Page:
Bernard de Montfaucon (1655-1741) was a French Benedictine monk and
scholar who is best known for his work in Greek paleography. His
scientific approach to the study of the ancients is no more apparent than
in L'Antiquite Expliquee. Montfaucon's motivation in writing his work was
a systematic exposition of aspects of antiquity, specifically
'...only what may be the object of sight, and may be represented by
figures.' He spent 26 years, four of which were spent in Italy,
collecting material for this work. For a more complete biographical note see the entry in the online Catholic Encyclopedia.
Source of images for engravings in L'Antiquite Expliquee...
Montfaucon's work preceded by nearly two decades the opening of the first public art museum , the Capitoline Museum in Rome , by Pope Clement XII in 1737. So the 'Cabinets of the Curious' became a prime source of material. Alexander Maffei, a 'Gentleman to the Pope' undoubtedly provided drawings of sculpture in the Vatican collection which was not made public until 1767 with the foundation of the Profane Museum.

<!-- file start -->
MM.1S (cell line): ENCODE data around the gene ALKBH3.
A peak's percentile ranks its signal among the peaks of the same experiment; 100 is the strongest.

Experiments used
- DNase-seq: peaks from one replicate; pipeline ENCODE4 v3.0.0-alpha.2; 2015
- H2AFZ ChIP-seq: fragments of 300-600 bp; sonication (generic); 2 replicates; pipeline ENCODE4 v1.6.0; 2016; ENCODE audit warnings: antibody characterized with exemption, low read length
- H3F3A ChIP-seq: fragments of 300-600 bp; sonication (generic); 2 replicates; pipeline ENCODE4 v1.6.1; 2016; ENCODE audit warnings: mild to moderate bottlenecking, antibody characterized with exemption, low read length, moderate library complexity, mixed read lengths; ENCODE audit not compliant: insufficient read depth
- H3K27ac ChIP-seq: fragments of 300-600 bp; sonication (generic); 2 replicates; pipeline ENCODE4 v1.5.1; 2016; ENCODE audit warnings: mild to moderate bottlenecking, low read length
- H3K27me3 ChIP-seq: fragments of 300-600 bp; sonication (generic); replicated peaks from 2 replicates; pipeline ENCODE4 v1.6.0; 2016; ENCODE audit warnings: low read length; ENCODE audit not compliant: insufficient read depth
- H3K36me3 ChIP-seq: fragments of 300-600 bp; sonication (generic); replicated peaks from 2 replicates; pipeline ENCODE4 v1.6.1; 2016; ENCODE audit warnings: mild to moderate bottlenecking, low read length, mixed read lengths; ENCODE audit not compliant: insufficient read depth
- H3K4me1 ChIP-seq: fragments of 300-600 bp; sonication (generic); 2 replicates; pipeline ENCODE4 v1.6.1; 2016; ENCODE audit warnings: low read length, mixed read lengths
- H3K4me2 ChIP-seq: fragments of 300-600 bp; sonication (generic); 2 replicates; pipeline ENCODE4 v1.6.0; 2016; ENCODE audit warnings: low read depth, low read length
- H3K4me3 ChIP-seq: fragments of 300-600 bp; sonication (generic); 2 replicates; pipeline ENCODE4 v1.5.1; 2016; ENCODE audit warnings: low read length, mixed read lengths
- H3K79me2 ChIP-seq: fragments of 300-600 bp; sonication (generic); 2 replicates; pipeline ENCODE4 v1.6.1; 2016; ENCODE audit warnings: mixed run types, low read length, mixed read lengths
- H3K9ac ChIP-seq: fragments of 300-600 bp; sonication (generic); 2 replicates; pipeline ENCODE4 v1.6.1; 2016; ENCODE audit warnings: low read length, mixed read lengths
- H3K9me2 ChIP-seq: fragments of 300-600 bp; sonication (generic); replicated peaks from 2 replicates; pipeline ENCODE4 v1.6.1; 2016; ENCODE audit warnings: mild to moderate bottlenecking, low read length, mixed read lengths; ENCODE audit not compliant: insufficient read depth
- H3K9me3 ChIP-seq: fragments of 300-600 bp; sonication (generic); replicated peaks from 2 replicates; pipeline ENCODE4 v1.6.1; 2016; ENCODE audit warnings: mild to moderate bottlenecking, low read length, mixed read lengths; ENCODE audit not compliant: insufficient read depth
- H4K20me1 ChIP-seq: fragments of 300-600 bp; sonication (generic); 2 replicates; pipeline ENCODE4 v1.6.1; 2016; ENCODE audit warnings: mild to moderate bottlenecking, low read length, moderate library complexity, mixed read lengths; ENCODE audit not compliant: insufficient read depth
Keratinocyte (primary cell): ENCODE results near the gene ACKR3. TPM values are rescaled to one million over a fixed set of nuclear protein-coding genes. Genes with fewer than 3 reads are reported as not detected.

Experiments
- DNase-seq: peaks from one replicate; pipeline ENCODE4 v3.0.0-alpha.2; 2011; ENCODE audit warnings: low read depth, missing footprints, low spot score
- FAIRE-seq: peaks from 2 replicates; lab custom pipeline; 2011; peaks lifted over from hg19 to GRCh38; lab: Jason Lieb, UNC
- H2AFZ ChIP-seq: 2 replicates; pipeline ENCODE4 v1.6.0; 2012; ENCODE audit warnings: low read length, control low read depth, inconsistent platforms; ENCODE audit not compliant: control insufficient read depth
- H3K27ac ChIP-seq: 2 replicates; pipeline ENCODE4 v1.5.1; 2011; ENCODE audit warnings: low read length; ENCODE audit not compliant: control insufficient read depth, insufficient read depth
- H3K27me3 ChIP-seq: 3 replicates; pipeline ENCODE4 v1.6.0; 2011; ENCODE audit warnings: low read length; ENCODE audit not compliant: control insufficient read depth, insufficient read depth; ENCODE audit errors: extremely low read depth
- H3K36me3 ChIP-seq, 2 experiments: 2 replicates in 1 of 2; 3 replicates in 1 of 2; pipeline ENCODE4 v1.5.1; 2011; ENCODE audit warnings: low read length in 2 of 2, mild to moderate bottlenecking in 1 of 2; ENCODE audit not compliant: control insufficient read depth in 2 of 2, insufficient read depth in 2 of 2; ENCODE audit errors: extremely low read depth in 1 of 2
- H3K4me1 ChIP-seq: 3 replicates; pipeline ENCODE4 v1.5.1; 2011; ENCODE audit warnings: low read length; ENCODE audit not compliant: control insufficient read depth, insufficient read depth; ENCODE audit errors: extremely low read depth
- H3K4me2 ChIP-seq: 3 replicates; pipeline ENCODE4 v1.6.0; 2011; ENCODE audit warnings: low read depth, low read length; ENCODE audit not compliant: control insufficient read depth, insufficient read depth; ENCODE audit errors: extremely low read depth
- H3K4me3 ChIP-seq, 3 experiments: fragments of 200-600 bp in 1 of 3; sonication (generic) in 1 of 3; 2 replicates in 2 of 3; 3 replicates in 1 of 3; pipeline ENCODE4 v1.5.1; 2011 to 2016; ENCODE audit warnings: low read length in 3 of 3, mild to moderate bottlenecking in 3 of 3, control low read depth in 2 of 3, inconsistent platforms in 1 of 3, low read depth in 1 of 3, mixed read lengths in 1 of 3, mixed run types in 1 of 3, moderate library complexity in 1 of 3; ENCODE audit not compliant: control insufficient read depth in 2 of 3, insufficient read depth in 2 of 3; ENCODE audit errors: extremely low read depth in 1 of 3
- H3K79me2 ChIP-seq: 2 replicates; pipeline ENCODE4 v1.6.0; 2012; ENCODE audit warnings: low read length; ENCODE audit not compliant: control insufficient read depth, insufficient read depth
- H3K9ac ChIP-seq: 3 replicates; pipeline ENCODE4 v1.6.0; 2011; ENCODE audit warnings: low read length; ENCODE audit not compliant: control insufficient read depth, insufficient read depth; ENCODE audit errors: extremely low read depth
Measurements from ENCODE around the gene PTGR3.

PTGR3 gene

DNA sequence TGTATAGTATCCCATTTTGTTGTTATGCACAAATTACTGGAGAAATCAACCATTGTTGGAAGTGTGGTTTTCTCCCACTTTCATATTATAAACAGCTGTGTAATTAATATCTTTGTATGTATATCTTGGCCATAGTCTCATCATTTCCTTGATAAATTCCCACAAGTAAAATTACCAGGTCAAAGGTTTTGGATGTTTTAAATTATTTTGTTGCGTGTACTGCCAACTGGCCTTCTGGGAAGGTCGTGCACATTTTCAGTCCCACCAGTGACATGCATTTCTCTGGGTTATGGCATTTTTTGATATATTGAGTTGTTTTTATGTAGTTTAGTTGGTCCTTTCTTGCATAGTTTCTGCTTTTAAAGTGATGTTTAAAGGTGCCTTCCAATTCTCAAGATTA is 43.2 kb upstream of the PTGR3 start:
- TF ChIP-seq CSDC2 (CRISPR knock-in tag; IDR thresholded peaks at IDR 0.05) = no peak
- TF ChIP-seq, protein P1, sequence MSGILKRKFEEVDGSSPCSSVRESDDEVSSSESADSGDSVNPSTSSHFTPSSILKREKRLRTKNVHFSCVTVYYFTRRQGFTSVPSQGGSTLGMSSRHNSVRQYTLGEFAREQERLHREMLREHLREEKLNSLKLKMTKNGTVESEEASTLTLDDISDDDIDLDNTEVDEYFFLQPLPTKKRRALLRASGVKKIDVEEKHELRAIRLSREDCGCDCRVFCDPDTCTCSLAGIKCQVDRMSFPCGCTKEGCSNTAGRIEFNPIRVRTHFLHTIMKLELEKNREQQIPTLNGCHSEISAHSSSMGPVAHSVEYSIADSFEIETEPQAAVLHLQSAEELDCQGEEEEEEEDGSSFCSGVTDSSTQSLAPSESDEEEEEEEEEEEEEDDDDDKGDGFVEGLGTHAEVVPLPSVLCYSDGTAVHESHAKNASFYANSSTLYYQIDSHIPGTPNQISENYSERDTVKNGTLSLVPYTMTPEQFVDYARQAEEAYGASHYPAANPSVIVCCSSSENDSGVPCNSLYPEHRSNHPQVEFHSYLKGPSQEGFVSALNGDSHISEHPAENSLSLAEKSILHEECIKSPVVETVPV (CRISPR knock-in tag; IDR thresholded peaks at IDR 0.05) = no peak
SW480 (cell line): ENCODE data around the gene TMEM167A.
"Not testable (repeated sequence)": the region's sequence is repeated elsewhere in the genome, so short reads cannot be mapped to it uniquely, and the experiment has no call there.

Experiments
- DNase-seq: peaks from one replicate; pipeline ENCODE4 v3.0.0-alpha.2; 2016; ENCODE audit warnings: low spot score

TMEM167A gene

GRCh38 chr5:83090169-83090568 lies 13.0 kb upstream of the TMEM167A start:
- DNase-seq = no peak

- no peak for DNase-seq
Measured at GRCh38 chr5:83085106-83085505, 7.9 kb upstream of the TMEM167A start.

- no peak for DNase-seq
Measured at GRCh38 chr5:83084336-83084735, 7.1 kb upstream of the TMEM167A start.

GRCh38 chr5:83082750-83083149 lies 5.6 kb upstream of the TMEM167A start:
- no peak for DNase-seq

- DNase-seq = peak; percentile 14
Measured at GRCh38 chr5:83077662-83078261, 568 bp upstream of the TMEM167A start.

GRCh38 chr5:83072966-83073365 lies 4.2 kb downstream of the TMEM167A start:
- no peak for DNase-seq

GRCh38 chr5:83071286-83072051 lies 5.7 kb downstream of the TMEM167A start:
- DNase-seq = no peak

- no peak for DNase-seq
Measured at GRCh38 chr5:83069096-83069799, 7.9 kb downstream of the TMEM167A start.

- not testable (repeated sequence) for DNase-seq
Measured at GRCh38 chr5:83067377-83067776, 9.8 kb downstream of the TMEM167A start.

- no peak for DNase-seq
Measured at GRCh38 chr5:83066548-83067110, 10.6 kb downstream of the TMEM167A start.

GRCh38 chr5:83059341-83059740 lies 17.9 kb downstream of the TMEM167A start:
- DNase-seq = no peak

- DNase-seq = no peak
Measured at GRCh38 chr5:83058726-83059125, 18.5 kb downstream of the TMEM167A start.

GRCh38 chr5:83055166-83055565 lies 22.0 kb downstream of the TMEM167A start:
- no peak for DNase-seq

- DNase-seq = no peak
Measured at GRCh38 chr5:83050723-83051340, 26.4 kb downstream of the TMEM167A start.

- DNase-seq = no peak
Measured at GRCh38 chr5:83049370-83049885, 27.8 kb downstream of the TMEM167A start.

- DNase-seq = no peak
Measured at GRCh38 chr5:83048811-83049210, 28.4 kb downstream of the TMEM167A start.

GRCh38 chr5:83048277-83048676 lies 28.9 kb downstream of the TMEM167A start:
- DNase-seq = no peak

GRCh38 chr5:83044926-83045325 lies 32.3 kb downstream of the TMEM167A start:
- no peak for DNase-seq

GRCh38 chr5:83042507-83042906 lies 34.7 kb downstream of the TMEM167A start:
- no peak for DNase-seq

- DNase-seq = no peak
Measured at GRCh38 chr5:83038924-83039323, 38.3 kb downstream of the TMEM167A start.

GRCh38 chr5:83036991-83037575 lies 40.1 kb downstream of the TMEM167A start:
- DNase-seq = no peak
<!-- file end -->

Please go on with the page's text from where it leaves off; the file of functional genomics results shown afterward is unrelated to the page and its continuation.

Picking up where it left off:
Particular mention is made of a Mr. Foucault, who 'hath made himself one of the finest cabinets in (France), perhaps in Europe,' who conributed 120 pieces to be copied. Dozens of other contributors are mentioned including other scholars and antiquarians who lent Montfaucon manuscripts of earlier authors' works, like thoses of Boissard and the architect Serlio.